ASA
SAA

A + B 180

## 1. Use A + B + C = 180 to find the third angle.

2. Use Law of Sines to find the other two sides.

## Two sides and the

angle between them
(say, a, b, and C )

SAS

## Two sides and an angle ASS

not between them
(say, a, b, and A)

= csc1 x

SSS

## 1. Use Law of Cosines to find the third side: c = a2 + b2 2ab cos C.

2. Less work: Use Law of Sines to calculate one unknown angle. Choose angle so that largest angle opposite longest side.
Less thinking: Alternatively, use Law of Cosines a second time to find that angle.
3. Use A + B + C = 180 to find the third angle.

## A is acute and a < b sin A

A is obtuse and a < b

A
1. Use Law of Sines to find B : sin B = b sin
a . Potential ambiguity (see ASS: Ambiguous case, below).
2. Use A + B + C = 180 to find C.
3. Use Law of Sines to find c.

a+bc
a+cb
b+ca

a
.
1. Use Law of Cosines to find one angle: A = arccos b +c
2bc

A
. Choose angle so largest angle is opposite
2. Less work: Use the Law of Sines to find a second angle: B = arcsin b sin
a
longest side.
Less thinking: Alternatively, use Law of Cosines one more time.
3. Use A + B + C = 18 to compute the third angle.

Cases:

a < b sin A

A < 90

none

a = b sin A
1 right triangle
B = 90 and

C = 90 A.

none

b<a

1 triangle:

1 triangle:

C
B = A.

A 90

b=a

2 triangles:
C < 90 ,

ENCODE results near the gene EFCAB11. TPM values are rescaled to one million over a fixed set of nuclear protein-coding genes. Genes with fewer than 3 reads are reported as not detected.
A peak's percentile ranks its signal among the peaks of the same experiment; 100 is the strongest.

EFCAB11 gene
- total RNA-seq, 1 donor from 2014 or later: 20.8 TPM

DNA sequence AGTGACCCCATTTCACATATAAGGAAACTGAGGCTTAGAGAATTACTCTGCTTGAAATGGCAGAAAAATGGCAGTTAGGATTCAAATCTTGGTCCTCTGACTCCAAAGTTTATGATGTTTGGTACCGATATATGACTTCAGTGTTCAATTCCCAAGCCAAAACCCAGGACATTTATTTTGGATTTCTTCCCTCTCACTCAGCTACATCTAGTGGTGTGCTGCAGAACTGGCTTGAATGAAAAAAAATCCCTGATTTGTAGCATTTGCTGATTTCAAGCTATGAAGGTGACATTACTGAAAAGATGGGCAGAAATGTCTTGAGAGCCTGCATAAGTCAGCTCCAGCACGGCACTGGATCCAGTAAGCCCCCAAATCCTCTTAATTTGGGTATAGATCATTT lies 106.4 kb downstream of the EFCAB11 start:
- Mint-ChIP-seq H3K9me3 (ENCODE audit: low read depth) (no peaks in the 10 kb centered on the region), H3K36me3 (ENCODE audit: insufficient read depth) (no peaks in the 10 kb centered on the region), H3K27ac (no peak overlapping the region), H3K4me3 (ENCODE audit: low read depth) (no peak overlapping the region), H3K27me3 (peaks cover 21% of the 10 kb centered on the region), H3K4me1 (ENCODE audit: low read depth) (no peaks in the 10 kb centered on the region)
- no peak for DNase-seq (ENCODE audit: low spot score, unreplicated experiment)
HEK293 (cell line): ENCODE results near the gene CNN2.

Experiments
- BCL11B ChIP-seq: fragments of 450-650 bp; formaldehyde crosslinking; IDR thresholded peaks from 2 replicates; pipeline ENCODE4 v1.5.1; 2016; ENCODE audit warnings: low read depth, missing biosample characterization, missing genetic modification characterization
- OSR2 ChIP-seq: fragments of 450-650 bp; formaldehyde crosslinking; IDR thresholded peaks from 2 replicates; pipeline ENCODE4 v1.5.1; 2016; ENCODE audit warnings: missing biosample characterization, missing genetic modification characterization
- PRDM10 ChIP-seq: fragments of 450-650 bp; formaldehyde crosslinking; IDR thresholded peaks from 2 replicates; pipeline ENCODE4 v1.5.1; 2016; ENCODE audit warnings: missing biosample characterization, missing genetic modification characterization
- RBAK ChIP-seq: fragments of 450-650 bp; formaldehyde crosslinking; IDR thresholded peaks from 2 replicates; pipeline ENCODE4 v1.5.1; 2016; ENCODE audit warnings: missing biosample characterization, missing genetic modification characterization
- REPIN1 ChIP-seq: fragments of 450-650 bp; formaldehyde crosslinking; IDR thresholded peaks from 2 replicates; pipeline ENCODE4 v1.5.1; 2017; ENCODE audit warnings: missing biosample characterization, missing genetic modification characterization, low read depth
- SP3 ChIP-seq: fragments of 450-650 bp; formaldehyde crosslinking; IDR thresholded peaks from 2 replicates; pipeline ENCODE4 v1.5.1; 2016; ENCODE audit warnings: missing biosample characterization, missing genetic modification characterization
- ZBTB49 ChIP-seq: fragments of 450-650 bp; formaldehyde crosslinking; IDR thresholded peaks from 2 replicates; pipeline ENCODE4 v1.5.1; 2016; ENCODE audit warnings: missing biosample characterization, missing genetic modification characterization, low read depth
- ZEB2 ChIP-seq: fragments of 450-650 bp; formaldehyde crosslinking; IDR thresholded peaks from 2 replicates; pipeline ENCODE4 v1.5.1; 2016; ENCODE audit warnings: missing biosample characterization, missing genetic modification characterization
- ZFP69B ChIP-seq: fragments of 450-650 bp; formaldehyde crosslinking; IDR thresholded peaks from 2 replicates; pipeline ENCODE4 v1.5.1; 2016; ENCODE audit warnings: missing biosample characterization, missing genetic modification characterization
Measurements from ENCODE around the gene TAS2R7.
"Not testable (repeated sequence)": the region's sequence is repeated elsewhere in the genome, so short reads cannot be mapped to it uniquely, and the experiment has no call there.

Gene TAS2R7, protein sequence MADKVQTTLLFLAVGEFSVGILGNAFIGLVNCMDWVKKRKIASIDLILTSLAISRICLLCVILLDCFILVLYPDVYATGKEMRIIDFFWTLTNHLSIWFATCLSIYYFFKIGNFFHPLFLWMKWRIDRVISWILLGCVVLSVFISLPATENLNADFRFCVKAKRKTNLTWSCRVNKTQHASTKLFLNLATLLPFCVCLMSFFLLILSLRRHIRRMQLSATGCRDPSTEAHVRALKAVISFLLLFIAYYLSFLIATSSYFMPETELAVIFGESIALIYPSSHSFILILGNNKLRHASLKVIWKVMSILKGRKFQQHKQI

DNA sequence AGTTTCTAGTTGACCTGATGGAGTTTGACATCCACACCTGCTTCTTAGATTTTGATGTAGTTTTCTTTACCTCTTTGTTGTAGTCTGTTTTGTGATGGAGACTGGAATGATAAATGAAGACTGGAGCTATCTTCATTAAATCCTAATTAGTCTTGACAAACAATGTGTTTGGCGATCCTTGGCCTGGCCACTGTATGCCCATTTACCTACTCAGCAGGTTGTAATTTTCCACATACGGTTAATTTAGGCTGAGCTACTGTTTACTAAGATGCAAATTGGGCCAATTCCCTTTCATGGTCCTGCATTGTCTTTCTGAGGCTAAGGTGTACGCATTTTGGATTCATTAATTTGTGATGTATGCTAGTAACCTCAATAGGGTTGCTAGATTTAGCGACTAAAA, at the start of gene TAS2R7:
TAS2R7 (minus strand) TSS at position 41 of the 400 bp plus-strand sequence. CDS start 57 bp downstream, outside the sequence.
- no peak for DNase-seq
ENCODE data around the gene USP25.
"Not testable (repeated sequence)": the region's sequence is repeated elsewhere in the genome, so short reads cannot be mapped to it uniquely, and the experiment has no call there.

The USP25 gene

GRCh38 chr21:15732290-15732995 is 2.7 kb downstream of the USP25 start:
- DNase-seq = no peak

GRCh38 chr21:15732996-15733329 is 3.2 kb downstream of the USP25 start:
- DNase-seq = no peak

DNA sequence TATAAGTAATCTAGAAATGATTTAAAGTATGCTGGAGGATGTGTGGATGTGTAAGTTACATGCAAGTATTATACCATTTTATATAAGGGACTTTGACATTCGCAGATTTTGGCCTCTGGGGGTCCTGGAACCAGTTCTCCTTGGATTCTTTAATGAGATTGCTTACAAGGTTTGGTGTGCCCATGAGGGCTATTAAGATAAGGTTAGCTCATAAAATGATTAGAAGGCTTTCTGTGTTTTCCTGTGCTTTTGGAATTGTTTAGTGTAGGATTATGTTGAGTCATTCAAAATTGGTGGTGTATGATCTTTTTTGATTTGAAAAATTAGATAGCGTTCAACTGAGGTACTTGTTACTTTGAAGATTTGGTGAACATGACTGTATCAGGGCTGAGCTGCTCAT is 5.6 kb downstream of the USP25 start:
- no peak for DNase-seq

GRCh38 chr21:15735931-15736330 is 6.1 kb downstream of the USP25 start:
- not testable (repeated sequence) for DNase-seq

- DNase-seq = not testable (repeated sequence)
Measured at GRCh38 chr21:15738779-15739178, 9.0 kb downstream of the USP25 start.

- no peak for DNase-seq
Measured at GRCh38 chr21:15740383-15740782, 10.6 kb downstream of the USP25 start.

C > 90 .

## b > a > b sin A

none

B'

none

none

1 triangle:

cos C =

b
a.

= sec1 x

ASS: Ambiguous case: When two sides and an angle opposite one of them are known (say, a, b, A) and that angle is acute,
A < 90 , the triangle is not always uniquely determined; there may be no solutions or there may be two solutions.

## An oblique triangle is a triangle with no right angles.

An oblique triangle either has three acute angles, or one
obtuse angle and two acute angles.

\$7.95 CAN

2a

a
tan A

## SPECIAL RIGHT TRIANGLES

om a line of
defined by

em

c2 = a2 + b2 2ab cos C

BASICS

LINES

A =

b = a + c 2ac cos B

## Solving a triangle means knowing all six measurementsthe lengths

of the three sides and the measures of the three angles.

n angle of
.

Herons Formula:

\$4.95

NTITIES

LAW OF COSINES
a2 = b2 + c2 2bc cos A
2

A + B + C = 180

1
1
1
ab sin C = bc sin A = ac sin B.
2
2
2

20593 36251

Area =

## Contributors: Jason Whitlow, Anna Medvedovsky

Design: Dan O. Williams
Illustration: Matt Daniels, Scott Griebel
Series Editors: Sarah Friedberg, Justin Kestler

A
SUM OF ANGLES

AREA FORMULAS

SPARKCHARTS

www.sparknotes.com/errors

TIES

LAW OF SINES

TM

## Triangle with sides of length a, b, c with opposite angles of measure

A, B, C, respectively.

AREA OF A TRIANGLE
It is possible to calculate the area of a triangle knowing three of the six measurements (three sides, three angles), provided that one of them is a side.

= cot1 x

Type

ASA
SAA

2
B sin C
Area = a sin
2 sin A

## Two sides and the angle between them

(say, a, b, and C )

SAS

Area =

ASS

## to find B . Keep in mind potential ambiguity since sin B = sin (180 B) .

Use sin B =
Use A + B + C = 180 to find C.
Area = 12 ab sin C

SSS

Area =

## Two sides and an angle not between

them (say, a, b, and A)

B
c

1
2 ab sin C

b sin A
a

1
4